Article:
-From Raymond P. Martinez, Administrator: The FMCSA agrees that communication between certified medical examiners and treating healthcare clinicians is essential for medical examiners to make informed decisions about drivers' physical qualifications. Physical qualification determinations are the responsibility of certified medical examiners listed on the National Registry. Medical examiners are required to ensure that a driver is not issued a Medical Examiner's Certificate unless he or she is physically qualified. Medical examiners must be knowledgeable of the demands associated with operating a commercial motor vehicle (CMV) and should utilize this information when making a physical qualification determination. Medical examiners are entrusted to determine a driver's ability to operate a commercial motor vehicle safely and should obtain and verify information about a driver's health prior to making a physical qualification determination. The determination of a CMV driver's ability to meet the physical qualification standards should be based on a thorough review of the driver's health history, including medications they are taking, and information gained during the physical qualification examination. Before deciding whether a driver is physically qualified, medical examiners should evaluate information submitted by the driver, medical examination results, and information gained from the driver's treating healthcare clinician(s). When making physical qualification determinations, medical examiners should carefully consider the potential impact of any medications or health conditions on the driver's ability to safely operate a CMV in interstate commerce. The FMCSA has existing guidance to certified medical examiners listed on the National Registry of Certified Medical Examiners (National Registry), encouraging them to request complete and thorough information regarding current medical conditions and medication usage from treating healthcare clinicians when conducting physical qualification examinations of interstate commercial motor vehicle drivers. The guidance specifically states that medical examiners should request additional information from treating healthcare providers prior to making a physical qualification determination. This guidance is currently available on-line to Medical Examiners who are logged into the National Registry and, when first developed, was broadcast to all medical examiners on the National Registry. In addition, this guidance is part of the training curriculum and testing that must be completed before an individual can be become a certified medical examiner on the National Registry. The FMCSA relies on medical examiners to assess and certify whether a driver is physically qualified to operate a CMV through a complete medical examination in accordance with the Medical Examination Report Form, MCSA-5875, which includes collecting as much information as possible regarding the driver's health. Certifying medical examiners should consider the medical history of the driver, the driver's response to treatment, current medication regimen, the applicable regulations, current clinical best practice guidelines, and knowledge of the duties and responsibilities of commercial driving and decide on a case-by-case basis whether the driver is medically qualified to safely operate a CMV. To assist the medical examiner in making a physical qualification determination, they are advised to consult with treating healthcare providers or specialists and/or request additional medical evaluations or diagnostic tests. While federal regulations mandate that drivers provide certified medical examiners with complete and truthful information about their current health and health history on the Medical Examination Report Form, MCSA-5875, FMCSA guidance encourages medical examiners to verify the accuracy of information about a driver's health prior to intaking a physical qualification determination. One way in which medical examiners can verify the accuracy of information provided by the driver is to use the 391.41 CMV Driver Medication Form, MCSA-5895, located on FMC SA' s website, at https://www.fmcsa.dot.gov/regulations/medical/39141-cmv-drivermedication-form-mcsa-5895-optional. In addition to obtaining information regarding medications prescribed and the medical conditions being treated, this voluntary form provides treating healthcare providers with information regarding the driver's role, which can assist them in providing an opinion about a driver's ability to take medication and safely operate a CMV. The FMCSA guidance recommends certified medical examiners make it a best practice to use the information provided by the treating healthcare provider on the 391.41 CMV Driver Medication Form, to assist them in determining whether a driver can safely operate a CMV. In addition, when making a physical qualification determination, FMCSA encourages medical examiners to utilize other best practices such as requesting each driver they examine to provide a copy of their previous Medical Examination Report Form, MCSA-5875 when possible. MEs are then able to evaluate information submitted by the CMV driver, medical examination results, and information gained from the driver's treating healthcare provider(s) and carefully consider the potential impact of any medications or health conditions on the driver's ability to safely operate a CMV. The FMCSA believes the existing guidance and training are sufficient to address this safety concern and requests that the NTSB close safety recommendation H-18-007.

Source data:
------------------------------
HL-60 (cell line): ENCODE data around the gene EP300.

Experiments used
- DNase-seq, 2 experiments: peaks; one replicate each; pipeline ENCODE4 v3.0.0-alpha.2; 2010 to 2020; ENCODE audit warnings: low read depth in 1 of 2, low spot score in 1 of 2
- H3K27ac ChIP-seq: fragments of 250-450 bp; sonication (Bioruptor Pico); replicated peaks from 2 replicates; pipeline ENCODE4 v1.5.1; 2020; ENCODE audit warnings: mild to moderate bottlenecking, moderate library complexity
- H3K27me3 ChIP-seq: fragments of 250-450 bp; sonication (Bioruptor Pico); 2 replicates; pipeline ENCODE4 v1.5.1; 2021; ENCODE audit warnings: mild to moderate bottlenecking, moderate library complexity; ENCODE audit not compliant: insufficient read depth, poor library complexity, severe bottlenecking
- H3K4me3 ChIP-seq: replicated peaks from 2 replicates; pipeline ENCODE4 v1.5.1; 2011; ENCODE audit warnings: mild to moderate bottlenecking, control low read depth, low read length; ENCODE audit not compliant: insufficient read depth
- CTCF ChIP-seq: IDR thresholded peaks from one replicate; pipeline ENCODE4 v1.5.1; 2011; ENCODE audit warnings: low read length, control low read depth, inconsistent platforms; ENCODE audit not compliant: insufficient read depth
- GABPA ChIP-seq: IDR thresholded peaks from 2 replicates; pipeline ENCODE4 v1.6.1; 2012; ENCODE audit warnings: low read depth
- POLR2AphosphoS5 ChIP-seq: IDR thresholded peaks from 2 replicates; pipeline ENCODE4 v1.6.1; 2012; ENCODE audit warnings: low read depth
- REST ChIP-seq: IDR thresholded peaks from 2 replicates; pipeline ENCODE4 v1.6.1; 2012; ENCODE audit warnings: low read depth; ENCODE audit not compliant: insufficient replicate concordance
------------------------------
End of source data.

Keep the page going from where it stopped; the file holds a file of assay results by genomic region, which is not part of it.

On May 22, 2018, the NTSB adopted its report Selective Issues in School Bus Transportation Safety: Crashes in Baltimore, Maryland, and Chattanooga, Tennessee, NTSB/SIR-18/02. The details of these investigations and the resulting safety recommendations may be found in the attached report, which can also be accessed at www.ntsb.gov. Among the safety recommendations is one new recommendation issued to the Federal Motor Carrier Safety Administration, which can be found on page 76 of the report. The NTSB is vitally interested in this recommendation because it is designed to prevent accidents and save lives. We would appreciate a response within 90 days, detailing the actions you have taken or intend to take to implement this recommendation. When replying, please refer to the safety recommendation by number. We encourage you to submit your response to email@example.com. If it exceeds 20 megabytes, including attachments, please e-mail us at the same address for instructions. Please do not submit both an electronic copy and a hard copy of the same response.